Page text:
Yet if the water level drops another 32 feet, these generators will stop moving, halting all hydroelectricity production at the dam that provides electricity for 5.8 million homes and businesses and supplies 40 million people with water.
Over the past several years, the dam has lost 16% of its capacity to generate power as the water levels dropped 100 feet in the previous three years.
The halting of hydropower altogether would plunge many across the west in an energy crisis and would make it essential for the federal government to find an alternative electricity outlet, most likely fossil fuels.
Alongside fueling fossil fuel production, the discontinuation of hydropower at Lake Powell would make electricity costs significantly more expensive at a time when global energy prices are at an all-time high.
According to the World Bank’s April Commodity Markets Outlet Report, global energy prices are already expected to rise 50.5% this year. Lake Powell going offline would see this number dramatically increase.
How has this happened and how can it be stopped?
One of the biggest causes of Lake Mead’s deterioration is the increase of droughts in the Southwestern United States.
According to a study released in the journal Nature Climate Change, severe droughts have wreaked havoc on the Southwestern United States for nearly 22 years and now have become the region’s “megadrought” — a drought that has lasted two decades or longer.
Due to the high temperatures and low precipitation between the summers of 2020 and 2021, the current drought has exceeded the severity of a megadrought in the late 1500s, which the study’s authors previously identified as the driest in 1,200 years.
The study’s lead author, University of California Los Angeles geographer Park Williams, mentioned that with such dry conditions that are likely to persist, it would take multiple wet years to repair the damage.
The worst drought conditions of this year were noted in San Joaquin Valley, where the snow cover was virtually nonexistent below 8,000 feet and in turn caused the peak snow-melt water to subside much faster than normal.
This snow melt is essential in fueling nearby reservoirs in the springtime, with 30% of California’s water coming from these snow peaks.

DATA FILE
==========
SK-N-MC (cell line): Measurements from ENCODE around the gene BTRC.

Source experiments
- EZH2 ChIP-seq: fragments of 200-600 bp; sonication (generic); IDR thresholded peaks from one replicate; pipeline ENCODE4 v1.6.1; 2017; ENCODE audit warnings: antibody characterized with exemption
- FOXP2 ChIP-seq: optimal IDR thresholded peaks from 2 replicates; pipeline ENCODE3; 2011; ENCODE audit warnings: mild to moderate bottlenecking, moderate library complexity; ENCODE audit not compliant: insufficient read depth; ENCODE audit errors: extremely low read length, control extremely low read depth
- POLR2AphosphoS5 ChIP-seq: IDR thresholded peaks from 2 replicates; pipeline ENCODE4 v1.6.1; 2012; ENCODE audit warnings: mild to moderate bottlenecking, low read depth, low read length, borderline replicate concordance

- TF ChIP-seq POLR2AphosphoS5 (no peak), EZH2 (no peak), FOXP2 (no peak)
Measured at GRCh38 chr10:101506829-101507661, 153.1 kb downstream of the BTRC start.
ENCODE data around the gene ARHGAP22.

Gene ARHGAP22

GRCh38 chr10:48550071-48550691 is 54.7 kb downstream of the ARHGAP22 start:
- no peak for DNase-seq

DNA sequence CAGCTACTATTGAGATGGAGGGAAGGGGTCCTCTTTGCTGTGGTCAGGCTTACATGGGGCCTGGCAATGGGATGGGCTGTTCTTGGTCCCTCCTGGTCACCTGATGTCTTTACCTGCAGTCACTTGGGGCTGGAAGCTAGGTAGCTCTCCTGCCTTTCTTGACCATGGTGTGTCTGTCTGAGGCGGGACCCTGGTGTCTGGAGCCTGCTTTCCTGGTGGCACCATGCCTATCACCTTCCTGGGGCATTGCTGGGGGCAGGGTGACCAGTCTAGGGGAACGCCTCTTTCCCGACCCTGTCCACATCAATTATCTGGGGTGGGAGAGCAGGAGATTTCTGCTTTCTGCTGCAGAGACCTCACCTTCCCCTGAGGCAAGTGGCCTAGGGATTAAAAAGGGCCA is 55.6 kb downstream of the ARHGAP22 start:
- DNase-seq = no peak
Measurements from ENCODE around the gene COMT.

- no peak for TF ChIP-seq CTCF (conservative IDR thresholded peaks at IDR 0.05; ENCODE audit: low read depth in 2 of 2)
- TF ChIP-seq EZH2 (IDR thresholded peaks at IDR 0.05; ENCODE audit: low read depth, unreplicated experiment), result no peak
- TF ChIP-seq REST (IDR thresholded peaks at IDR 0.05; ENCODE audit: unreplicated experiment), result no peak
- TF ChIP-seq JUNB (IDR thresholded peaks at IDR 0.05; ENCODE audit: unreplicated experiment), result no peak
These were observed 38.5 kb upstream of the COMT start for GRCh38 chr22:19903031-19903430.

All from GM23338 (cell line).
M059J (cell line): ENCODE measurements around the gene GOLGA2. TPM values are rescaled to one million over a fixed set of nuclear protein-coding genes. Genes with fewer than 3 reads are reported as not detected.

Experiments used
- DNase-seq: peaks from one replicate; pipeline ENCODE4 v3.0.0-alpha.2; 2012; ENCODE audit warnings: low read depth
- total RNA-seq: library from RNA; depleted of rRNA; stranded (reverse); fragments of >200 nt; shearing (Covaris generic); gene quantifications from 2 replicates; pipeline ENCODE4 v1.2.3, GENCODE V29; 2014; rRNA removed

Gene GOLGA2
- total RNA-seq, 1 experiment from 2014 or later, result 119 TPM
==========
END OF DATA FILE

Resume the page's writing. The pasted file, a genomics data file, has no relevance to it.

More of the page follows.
Clearly, much damage from droughts has already been done as Lake Mead now resembles more of a kiddie pool than the once plentiful River Basin and increasing water cuts from the lake have already had an impact on agriculture.
Another factor that has led to dangerously low water levels in Lake Mead is the preservation of hydropower in Lake Powell.
Lake Powell is on the edge of an energy crisis and in trying to save the hydropower dam, the federal government is sacrificing Lake Mead.
Last month, the Interior Department made an emergency decision to buy the dam more time by releasing less water from Lake Powell to neighboring states, in order to preserve the hydropower dam (Lake Mead is one of the many water sources reliant on the water flow of Lake Powell).
The proposal called for holding back 42.6 million gallons of water in Lake Powell, which would lead to water cuts across California, Arizona, Nevada and New Mexico and result in the deterioration of Lake Mead.
As the federal government wrestles with ways to stop what seems to be an inevitable water crisis in the United States, it seems clear the US is already prioritizing energy over water access — sacrificing Lake Mead for hydropower. Yet at the same time, not saving the hydropower dam will lead to continued reliance on fossil fuel plants in the US that emit carbon emissions, fueling global warming and as a result increasing the severity and frequency of droughts.
Unfortunately, it appears whatever choice is made will be a sacrifice — hopefully one that isn’t too costly.
Editor’s Note: The opinions expressed here by Impakter.com columnists are their own, not those of Impakter.com — In the Featured Photo: Glen Canyon Dam in Lake Powell in Page, Arizona on July 4, 2010. Source: Ken Lund, Flickr.